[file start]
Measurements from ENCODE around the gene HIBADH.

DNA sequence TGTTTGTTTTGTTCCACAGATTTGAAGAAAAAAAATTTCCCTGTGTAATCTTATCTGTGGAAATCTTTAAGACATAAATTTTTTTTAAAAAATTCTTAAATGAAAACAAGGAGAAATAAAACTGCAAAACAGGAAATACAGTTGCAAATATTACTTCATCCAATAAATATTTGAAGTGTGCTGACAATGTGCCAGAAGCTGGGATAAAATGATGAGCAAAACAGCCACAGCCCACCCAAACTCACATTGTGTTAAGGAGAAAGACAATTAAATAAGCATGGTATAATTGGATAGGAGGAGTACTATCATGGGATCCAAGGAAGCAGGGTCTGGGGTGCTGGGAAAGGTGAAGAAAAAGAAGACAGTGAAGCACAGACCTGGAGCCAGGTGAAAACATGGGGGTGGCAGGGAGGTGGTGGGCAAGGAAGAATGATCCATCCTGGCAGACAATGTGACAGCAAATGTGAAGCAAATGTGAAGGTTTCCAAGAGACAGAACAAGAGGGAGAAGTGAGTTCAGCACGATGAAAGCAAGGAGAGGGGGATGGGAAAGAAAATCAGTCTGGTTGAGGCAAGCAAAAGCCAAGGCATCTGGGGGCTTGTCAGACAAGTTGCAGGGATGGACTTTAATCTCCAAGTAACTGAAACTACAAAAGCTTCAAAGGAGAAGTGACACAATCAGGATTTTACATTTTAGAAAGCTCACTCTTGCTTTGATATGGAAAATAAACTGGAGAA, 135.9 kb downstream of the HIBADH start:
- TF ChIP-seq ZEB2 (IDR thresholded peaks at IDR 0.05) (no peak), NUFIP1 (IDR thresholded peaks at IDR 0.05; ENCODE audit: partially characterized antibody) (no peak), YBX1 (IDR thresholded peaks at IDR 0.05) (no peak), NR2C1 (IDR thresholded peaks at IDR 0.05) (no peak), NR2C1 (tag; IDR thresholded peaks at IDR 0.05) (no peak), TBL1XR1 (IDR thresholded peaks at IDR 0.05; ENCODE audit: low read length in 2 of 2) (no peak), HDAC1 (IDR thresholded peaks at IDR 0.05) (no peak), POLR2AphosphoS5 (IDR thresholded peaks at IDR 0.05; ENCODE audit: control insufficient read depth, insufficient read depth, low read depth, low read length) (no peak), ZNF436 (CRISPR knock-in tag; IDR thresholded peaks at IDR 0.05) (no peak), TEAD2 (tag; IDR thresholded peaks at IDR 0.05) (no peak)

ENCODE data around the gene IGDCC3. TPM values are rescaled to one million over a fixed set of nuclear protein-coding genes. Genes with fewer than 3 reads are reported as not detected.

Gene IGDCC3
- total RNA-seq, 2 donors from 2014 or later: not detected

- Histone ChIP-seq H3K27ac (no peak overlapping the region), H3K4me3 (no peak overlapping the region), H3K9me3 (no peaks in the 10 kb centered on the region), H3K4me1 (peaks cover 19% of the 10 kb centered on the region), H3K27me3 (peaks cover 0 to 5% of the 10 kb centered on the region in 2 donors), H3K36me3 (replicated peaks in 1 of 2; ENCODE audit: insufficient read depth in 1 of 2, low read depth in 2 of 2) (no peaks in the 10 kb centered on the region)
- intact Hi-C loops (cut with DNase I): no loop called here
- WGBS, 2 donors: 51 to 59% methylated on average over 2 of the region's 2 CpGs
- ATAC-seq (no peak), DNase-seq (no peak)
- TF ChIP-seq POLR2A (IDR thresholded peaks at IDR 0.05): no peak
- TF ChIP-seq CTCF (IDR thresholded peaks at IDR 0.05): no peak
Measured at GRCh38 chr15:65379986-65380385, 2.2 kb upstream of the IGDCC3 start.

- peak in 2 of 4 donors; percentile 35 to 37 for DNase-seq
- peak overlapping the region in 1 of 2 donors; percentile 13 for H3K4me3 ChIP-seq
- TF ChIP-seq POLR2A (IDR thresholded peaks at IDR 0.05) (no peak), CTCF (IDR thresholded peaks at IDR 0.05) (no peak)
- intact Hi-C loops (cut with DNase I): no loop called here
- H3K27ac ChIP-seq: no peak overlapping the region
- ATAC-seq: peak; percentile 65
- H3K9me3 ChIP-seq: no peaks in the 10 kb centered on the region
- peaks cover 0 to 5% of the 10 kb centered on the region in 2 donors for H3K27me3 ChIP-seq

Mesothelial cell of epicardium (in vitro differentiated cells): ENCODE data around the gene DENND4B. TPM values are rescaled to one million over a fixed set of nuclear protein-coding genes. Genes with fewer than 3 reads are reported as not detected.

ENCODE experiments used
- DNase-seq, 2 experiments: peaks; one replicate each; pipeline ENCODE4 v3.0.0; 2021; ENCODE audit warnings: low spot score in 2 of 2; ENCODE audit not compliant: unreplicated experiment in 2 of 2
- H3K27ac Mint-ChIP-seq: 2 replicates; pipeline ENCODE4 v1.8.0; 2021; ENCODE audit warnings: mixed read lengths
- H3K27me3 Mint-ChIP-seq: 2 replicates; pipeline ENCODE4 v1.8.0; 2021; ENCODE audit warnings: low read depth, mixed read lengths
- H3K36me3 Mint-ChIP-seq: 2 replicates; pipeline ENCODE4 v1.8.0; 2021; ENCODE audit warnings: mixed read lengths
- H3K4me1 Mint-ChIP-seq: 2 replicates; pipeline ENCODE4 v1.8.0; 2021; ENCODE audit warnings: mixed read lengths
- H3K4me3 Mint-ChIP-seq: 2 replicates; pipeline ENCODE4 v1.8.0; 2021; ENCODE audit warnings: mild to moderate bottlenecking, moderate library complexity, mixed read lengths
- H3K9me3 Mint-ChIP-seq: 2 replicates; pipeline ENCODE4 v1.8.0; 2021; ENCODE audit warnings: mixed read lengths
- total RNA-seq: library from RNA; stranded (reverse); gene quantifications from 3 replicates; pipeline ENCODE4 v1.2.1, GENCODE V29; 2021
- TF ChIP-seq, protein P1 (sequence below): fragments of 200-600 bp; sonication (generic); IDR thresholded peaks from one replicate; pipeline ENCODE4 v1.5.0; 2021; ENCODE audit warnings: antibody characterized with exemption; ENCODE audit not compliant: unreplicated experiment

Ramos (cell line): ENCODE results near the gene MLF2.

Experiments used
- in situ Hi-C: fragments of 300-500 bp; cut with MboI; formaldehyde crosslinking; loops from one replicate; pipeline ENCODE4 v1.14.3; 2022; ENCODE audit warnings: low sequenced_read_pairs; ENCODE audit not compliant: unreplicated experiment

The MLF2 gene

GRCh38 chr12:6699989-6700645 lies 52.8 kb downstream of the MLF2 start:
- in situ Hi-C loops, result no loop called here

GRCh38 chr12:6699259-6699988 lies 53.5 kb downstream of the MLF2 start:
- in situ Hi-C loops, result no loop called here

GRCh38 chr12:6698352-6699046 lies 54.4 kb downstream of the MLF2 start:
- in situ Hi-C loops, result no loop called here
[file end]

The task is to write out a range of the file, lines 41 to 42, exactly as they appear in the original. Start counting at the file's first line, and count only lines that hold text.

GRCh38 chr12:6698352-6699046 lies 54.4 kb downstream of the MLF2 start:
- in situ Hi-C loops, result no loop called here